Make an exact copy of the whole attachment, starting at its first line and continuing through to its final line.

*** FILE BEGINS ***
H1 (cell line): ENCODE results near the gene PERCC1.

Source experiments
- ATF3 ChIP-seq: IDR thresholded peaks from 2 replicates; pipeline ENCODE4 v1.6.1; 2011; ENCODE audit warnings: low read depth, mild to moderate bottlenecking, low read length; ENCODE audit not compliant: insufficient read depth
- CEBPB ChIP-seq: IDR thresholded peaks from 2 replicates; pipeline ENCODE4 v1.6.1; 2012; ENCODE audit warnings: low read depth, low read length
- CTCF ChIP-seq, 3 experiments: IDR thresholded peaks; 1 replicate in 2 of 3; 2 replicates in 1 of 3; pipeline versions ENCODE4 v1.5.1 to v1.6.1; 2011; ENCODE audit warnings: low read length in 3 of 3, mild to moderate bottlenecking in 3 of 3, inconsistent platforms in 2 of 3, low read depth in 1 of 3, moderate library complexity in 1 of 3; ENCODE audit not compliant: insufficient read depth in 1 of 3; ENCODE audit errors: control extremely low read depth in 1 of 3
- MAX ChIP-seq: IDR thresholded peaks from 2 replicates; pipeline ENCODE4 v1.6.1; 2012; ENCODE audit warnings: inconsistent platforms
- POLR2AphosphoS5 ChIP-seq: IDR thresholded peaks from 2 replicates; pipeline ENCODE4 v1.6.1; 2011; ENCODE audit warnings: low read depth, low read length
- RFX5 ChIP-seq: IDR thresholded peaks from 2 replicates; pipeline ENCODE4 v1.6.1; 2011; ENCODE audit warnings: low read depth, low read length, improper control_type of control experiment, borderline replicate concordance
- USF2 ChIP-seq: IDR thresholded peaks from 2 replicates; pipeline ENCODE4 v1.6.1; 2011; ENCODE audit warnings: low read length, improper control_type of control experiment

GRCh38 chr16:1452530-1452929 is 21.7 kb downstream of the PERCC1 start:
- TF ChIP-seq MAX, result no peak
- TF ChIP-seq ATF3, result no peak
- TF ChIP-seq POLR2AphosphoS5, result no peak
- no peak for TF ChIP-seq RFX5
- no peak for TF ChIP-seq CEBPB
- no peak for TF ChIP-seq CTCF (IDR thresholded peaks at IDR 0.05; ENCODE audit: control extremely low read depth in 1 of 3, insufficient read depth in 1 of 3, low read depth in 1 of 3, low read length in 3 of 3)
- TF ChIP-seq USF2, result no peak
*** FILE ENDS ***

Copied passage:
H1 (cell line): ENCODE results near the gene PERCC1.

Source experiments
- ATF3 ChIP-seq: IDR thresholded peaks from 2 replicates; pipeline ENCODE4 v1.6.1; 2011; ENCODE audit warnings: low read depth, mild to moderate bottlenecking, low read length; ENCODE audit not compliant: insufficient read depth
- CEBPB ChIP-seq: IDR thresholded peaks from 2 replicates; pipeline ENCODE4 v1.6.1; 2012; ENCODE audit warnings: low read depth, low read length
- CTCF ChIP-seq, 3 experiments: IDR thresholded peaks; 1 replicate in 2 of 3; 2 replicates in 1 of 3; pipeline versions ENCODE4 v1.5.1 to v1.6.1; 2011; ENCODE audit warnings: low read length in 3 of 3, mild to moderate bottlenecking in 3 of 3, inconsistent platforms in 2 of 3, low read depth in 1 of 3, moderate library complexity in 1 of 3; ENCODE audit not compliant: insufficient read depth in 1 of 3; ENCODE audit errors: control extremely low read depth in 1 of 3
- MAX ChIP-seq: IDR thresholded peaks from 2 replicates; pipeline ENCODE4 v1.6.1; 2012; ENCODE audit warnings: inconsistent platforms
- POLR2AphosphoS5 ChIP-seq: IDR thresholded peaks from 2 replicates; pipeline ENCODE4 v1.6.1; 2011; ENCODE audit warnings: low read depth, low read length
- RFX5 ChIP-seq: IDR thresholded peaks from 2 replicates; pipeline ENCODE4 v1.6.1; 2011; ENCODE audit warnings: low read depth, low read length, improper control_type of control experiment, borderline replicate concordance
- USF2 ChIP-seq: IDR thresholded peaks from 2 replicates; pipeline ENCODE4 v1.6.1; 2011; ENCODE audit warnings: low read length, improper control_type of control experiment

GRCh38 chr16:1452530-1452929 is 21.7 kb downstream of the PERCC1 start:
- TF ChIP-seq MAX, result no peak
- TF ChIP-seq ATF3, result no peak
- TF ChIP-seq POLR2AphosphoS5, result no peak
- no peak for TF ChIP-seq RFX5
- no peak for TF ChIP-seq CEBPB
- no peak for TF ChIP-seq CTCF (IDR thresholded peaks at IDR 0.05; ENCODE audit: control extremely low read depth in 1 of 3, insufficient read depth in 1 of 3, low read depth in 1 of 3, low read length in 3 of 3)
- TF ChIP-seq USF2, result no peak